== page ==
There are still a lot of teams that are fighting for a postseason spot while we wind down the season. As I watch a lot of games down the stretch, I hear many different announcers bring up the same thing. If you want to win championships, then you need to follow a key ideology that the Astros and Red Sox have both preached in their title-winning seasons: You need to be able to take your walks, and you need to be able to put the ball in play instead of striking out.
In 2017, the Houston Astros had the lowest strikeout rate as a team. They were able to do that while also having the league’s highest team isolated power. Last season, the Red Sox had the third-lowest strikeout rate in the league while having the ninth-best walk rate and fourth-best ISO. This got me to thinking about teams’ walk and strikeout rates. But I did not want to just look at it from the full season perspective. I wanted to compare teams’ rates from before the All-Star game to post-All-Star game (more specifically August 26th, because that is when I am writing this).
Thanks to FanGraphs, I was able to pull the data for the two date ranges and compare the numbers. Let us take a look:
|Team||1st-Half BB%||1st-Half K%||2nd-Half BB%||2nd-Half K%||BB% Change||K% Change|
I was a little surprised by the D-backs being the team that has improved their walk rate the most in the second half of the season so far. They are a team that is fighting for a wild card spot despite trading Zack Greinke. The big year that Ketel Marte is having is helping without a doubt. He is especially valuable when you take into consideration that pre-All-Star break, he had a walk rate of just 6.8%, which has risen to 11.2% in the second half.
I was also a little shocked to see that the Cleveland Indians were the team with the biggest decrease in walk rate after the All-Star break. They are a team that went on a very hot streak and even briefly took over the Twins’ spot on top of the AL Central but are now in the wild card race. If I am a Cleveland fan, it is nice to see that they have cut their strikeout rate by 2.5%, which is tied for the second-best difference.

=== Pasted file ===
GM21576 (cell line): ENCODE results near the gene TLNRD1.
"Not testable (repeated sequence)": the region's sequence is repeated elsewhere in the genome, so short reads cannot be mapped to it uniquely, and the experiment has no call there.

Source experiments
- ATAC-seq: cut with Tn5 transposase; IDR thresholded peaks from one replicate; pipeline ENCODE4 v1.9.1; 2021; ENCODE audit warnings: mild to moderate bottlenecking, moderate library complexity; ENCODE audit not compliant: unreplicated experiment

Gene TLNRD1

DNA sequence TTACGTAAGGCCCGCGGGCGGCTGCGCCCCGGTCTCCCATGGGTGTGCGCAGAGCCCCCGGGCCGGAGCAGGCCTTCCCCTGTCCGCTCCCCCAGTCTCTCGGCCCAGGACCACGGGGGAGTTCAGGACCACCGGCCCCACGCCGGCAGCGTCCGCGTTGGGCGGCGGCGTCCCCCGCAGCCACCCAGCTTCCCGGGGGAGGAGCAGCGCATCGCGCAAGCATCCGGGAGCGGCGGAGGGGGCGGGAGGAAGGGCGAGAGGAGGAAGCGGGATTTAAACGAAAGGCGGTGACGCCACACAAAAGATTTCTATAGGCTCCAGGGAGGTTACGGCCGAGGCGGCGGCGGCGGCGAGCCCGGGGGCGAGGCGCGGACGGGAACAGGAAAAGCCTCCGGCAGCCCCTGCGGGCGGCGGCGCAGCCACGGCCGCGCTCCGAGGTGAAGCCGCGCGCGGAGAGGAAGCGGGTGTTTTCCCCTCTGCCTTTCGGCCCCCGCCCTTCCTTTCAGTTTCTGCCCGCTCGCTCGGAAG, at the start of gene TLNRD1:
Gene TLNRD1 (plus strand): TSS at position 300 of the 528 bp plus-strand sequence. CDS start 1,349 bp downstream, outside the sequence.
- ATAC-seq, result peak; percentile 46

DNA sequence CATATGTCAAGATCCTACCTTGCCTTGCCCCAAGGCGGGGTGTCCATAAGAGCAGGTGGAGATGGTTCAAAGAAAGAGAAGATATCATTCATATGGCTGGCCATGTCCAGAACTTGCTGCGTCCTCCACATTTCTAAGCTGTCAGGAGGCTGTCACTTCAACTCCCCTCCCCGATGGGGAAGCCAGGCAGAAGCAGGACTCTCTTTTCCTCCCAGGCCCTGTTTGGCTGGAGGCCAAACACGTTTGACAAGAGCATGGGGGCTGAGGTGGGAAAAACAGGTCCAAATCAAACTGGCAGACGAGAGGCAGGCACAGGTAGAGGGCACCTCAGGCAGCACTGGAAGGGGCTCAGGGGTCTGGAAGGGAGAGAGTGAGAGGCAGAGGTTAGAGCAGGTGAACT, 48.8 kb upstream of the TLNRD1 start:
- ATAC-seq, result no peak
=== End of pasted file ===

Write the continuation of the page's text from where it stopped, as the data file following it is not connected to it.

The team with the best difference in terms of striking out less is the Washington Nationals. As mentioned earlier, they are one of the teams that have been good recently and are in the middle of the race for a playoff spot. Just in case you forgot, I wrote back in November about how the Nationals were not in trouble after losing Bryce Harper. And it is easy to see why they are still in it. Their lineup is dangerous and deep, which is seen in their ability to cut down on their strikeouts. They have also increased their walk rate by nearly 2%.
Finally, there is the Angels. I wanted to talk about them last for a reason. As you can see, no other team had a lower strikeout rate in the first half than the Angels. The only other team in the league with a rate lower than 20% was the Astros. But no team has seen a higher increase in strikeout rate to start the second half. What has caused an increase as high as 5.5%? You could say that one reason is the Tommy La Stella injury. La Stella only struck out 27 times in his 312 plate appearances before his injury, making it difficult to replace him. You could also point at the return of Justin Upton to the lineup. Upton missed a good portion of the first half of the season due to an injury and has struggled since coming back. In fact, his current 30.5% strikeout rate is the highest it has ever been in his career. Those two situations are a huge factor in the Angels’ large rise in striking out, and it could be part of why they lost out on their playoff chances.
What else has caused so many dips and rises in these stats around the league? Perhaps pitching staffs are adopting to certain teams quicker than others. Are there any other surprises to you from the list? Look for your favorite team and let me know how their lineup has been adopting.
Gabriel can be found on Twitter at @bsballtalkshop.
A 23 year old Business Administration major at Arizona State University that has loved baseball his whole life.